• Scale of retail. Though not without exceptions but generally large retail stores provide the ability to invest in analytics and the people who make them possible.
Strategy for successful retail Analytics
1. Identifying needs and need groups
In determining how to begin putting retail analytics in place, retailers will first need identify which areas they want to target: product planning, supply chain, pricing and promotions, customer insight, or locating store and forecasting. They have to target particular analytics which match their strategies and capabilities. It would not be sensible for a retailer focused on low cost and low margin to have its initial analytical efforts address customer loyalty and close personal relationships. Supply chain and pricing analytics would be more logical for such a firm.
There are four needs groups that can use the analytic information of the organisation towards their objectives. Merchandising and marketing department to serve customers, finance and controls department for internal operations, supply chain functions for supplier’s collaboration, and executive leadership for competitive environment.
2. Employing right analytics in the evolutionary lifecycle
Retailer have to gauge the current sophistication of their analytics capabilities—including data sources, systems, and methodol¬ogy—and find out their position in the evolutionary lifecycle of analytics. As retailer moves from early growth phase to maturity phase, the role and investment in analytics increases.
Once retailer recognises its capabilities and its position in the evolutionary lifecycle, it can use these to guide his investments in business intelligence systems, processes and infrastructure.
Retail Analytics in Practice
True value of retail analytics lies in its ability to deliver powerful insights to increase profitability. A study from Mckinsey indicates that retailers who optimally used analytics extract 60% enhancement in margin and a 1% increase in productivity.
There are encouraging signs of usage of analytics amongst Indian retailers and leadership is showing support. Oxford Bookstores, Calcutta increased its online sales by 100% and revenue by 50% through adoption of a SaaS-based ERP to solve issues like excess purchases, over-stocked SKUs and slow-moving inventory. India’s largest retailer Future group recently deployed data warehousing and analytics for its multi-format chain of retail stores to make smart decisions about customers, product, pricing and promotions. Big Bazaar has set up Customer Advisory Boards (CABs) as a measure for receiving valuable customer feedback. HomeShop18, a leading e-retailer, is in the process of building an intelligence team responsible for slicing and dicing consumer data to grow revenue. Shopper's Stop Limited is using analytics using SAS framework to analyse over three years of customer data, in multiple formats and have increased customer loyalty, satisfaction and profitability, while improving overall operations.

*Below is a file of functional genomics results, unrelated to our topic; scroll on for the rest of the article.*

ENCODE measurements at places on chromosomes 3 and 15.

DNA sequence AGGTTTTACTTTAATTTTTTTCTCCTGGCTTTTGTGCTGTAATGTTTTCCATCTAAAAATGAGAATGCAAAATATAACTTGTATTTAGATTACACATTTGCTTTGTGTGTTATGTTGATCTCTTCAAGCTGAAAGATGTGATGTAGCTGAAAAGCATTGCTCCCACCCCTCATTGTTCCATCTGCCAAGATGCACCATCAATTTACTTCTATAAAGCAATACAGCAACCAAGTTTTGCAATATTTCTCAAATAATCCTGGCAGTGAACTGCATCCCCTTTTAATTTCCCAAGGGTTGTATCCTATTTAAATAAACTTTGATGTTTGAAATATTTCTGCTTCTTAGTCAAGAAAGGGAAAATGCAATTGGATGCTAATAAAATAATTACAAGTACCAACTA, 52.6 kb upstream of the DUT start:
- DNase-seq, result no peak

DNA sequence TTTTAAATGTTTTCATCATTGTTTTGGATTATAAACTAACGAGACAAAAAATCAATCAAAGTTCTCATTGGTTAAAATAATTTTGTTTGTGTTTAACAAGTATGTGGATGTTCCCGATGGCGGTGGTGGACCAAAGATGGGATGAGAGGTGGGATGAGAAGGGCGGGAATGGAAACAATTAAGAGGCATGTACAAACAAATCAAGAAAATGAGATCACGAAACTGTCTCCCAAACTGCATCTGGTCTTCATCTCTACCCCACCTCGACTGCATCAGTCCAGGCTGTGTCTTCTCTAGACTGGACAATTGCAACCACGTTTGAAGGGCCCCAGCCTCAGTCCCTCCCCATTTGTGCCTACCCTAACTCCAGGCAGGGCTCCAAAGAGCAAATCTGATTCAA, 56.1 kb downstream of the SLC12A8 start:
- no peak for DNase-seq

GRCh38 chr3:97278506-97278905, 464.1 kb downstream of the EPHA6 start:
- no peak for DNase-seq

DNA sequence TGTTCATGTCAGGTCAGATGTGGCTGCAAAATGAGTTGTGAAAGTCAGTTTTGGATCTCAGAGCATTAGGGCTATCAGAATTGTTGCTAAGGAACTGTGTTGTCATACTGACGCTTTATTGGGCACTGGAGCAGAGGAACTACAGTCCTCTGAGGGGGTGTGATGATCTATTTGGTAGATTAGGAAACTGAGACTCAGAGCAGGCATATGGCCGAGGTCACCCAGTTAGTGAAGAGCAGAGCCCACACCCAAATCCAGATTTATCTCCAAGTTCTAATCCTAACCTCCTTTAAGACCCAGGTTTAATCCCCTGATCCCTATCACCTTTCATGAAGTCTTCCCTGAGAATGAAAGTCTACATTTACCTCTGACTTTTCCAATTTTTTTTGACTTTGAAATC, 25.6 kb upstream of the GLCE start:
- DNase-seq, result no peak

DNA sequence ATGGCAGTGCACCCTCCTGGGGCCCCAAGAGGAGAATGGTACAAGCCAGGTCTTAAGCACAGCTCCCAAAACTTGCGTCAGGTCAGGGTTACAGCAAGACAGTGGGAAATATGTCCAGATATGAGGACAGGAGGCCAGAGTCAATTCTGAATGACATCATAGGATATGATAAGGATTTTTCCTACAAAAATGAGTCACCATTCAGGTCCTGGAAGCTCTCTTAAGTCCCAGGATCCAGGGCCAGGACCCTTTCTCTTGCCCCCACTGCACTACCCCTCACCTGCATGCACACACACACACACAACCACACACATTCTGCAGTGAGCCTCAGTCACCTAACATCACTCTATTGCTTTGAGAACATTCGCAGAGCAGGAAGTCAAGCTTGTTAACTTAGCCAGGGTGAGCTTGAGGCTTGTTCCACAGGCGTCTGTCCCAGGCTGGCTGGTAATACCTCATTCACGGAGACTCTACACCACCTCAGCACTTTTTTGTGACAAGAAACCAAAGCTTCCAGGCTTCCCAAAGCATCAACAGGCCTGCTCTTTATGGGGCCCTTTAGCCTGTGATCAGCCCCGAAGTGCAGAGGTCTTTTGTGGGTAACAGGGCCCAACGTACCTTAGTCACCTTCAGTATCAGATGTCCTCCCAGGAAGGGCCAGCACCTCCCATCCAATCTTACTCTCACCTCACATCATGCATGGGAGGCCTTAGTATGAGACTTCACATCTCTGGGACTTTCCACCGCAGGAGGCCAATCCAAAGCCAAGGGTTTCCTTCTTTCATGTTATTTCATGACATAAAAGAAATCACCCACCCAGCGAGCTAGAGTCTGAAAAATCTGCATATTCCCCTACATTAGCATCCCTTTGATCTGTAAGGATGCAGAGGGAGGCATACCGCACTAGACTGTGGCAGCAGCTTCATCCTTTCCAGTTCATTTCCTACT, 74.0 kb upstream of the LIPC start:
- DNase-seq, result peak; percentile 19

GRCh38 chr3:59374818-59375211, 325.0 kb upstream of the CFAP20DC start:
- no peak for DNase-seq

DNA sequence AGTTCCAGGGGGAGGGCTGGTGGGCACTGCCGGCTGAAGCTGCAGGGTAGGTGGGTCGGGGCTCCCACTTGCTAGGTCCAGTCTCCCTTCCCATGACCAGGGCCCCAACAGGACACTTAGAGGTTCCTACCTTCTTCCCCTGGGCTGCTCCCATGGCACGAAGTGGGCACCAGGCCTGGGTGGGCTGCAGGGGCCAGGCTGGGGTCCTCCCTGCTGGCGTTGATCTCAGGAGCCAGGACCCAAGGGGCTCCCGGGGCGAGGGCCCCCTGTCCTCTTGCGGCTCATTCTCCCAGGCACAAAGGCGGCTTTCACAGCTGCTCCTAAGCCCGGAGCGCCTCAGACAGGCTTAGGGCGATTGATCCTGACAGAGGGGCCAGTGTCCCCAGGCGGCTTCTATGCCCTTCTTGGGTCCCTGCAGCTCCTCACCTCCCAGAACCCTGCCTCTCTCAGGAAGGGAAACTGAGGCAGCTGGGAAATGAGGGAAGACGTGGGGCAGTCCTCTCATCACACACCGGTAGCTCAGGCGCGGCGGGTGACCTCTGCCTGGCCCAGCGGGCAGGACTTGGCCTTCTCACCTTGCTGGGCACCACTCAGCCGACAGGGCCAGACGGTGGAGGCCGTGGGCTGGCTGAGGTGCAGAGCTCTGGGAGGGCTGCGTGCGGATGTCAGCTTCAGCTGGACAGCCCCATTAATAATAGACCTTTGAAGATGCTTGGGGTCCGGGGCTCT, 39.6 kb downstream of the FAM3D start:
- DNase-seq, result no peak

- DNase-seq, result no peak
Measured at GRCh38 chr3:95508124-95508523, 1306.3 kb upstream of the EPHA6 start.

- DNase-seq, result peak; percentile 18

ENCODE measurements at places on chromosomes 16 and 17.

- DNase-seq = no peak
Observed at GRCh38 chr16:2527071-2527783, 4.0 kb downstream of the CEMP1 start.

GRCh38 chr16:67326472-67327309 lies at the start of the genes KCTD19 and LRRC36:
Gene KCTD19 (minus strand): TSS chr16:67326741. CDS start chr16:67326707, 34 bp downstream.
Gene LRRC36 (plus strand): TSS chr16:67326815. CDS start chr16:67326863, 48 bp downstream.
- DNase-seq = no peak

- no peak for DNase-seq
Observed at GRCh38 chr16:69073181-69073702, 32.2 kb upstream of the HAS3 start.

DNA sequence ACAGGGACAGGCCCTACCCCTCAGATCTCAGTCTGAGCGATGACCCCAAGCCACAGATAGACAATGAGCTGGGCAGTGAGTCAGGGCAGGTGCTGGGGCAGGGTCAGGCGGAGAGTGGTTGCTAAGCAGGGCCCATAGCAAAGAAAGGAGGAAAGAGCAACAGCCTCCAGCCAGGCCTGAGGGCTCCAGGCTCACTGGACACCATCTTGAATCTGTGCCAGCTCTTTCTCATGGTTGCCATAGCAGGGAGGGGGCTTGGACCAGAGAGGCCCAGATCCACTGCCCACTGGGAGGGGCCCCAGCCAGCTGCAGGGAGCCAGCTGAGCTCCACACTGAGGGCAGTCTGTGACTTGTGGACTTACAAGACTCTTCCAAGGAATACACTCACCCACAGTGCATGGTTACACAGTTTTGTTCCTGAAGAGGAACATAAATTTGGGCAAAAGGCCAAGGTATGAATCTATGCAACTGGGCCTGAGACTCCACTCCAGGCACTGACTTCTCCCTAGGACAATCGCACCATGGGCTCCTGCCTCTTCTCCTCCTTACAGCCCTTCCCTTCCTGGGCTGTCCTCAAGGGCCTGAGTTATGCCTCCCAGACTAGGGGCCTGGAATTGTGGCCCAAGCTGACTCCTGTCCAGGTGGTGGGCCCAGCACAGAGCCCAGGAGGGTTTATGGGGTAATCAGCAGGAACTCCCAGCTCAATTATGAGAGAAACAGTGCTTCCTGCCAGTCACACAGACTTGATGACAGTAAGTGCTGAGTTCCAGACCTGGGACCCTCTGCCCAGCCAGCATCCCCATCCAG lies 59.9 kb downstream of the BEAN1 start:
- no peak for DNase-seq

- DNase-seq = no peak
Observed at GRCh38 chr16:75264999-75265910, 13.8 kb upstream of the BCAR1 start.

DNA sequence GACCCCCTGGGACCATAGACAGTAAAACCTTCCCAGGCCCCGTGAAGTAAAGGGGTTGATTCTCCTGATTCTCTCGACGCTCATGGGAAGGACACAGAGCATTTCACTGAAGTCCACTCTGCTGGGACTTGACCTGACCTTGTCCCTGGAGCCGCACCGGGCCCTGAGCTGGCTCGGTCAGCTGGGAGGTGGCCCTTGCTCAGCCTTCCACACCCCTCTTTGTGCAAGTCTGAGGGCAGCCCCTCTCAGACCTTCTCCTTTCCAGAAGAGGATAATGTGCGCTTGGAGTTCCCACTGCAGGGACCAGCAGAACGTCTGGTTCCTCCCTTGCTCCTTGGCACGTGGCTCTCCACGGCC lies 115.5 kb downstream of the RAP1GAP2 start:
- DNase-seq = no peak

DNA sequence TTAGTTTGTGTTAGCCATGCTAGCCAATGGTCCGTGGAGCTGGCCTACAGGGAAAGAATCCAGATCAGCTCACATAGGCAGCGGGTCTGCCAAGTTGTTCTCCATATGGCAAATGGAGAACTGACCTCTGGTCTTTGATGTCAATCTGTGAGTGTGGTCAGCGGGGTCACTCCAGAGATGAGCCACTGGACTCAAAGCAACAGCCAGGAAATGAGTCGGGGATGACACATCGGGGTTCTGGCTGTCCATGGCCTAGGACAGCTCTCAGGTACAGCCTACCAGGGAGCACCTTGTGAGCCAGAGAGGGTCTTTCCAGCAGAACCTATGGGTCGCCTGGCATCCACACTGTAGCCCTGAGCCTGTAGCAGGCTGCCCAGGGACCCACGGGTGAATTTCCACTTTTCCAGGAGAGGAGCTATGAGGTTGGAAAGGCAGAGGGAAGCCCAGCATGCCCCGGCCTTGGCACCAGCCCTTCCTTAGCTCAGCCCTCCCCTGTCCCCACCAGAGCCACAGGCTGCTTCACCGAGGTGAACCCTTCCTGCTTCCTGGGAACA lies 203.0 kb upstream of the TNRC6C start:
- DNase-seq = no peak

India’s retail sector is an evolving market. The annual retail business in India is estimated to be $500 billion. As more retailers enter the market and consumers buying pattern and shopping behaviour evolve analytics will play increasing role in India. Retailers need to evolve from using analytics to show what happened (reporting) and what is happening now (alerts) to what will happen. The Indian retailers that utilize retail analytics will have the opportunity to turn their capabilities into a key source of competitive advantage for many years to come. This will help them to gain market share and leadership positions in the retail industry.
This article has been authored by Vikas Goyal from IIFT Delhi